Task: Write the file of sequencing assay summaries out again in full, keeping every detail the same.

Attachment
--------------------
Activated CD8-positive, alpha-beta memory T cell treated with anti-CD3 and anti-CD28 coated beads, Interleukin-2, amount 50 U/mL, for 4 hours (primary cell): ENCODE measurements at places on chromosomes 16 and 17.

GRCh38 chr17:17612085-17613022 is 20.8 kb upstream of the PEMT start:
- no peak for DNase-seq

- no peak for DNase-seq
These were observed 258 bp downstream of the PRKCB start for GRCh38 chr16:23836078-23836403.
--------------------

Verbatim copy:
Activated CD8-positive, alpha-beta memory T cell treated with anti-CD3 and anti-CD28 coated beads, Interleukin-2, amount 50 U/mL, for 4 hours (primary cell): ENCODE measurements at places on chromosomes 16 and 17.

GRCh38 chr17:17612085-17613022 is 20.8 kb upstream of the PEMT start:
- no peak for DNase-seq

- no peak for DNase-seq
These were observed 258 bp downstream of the PRKCB start for GRCh38 chr16:23836078-23836403.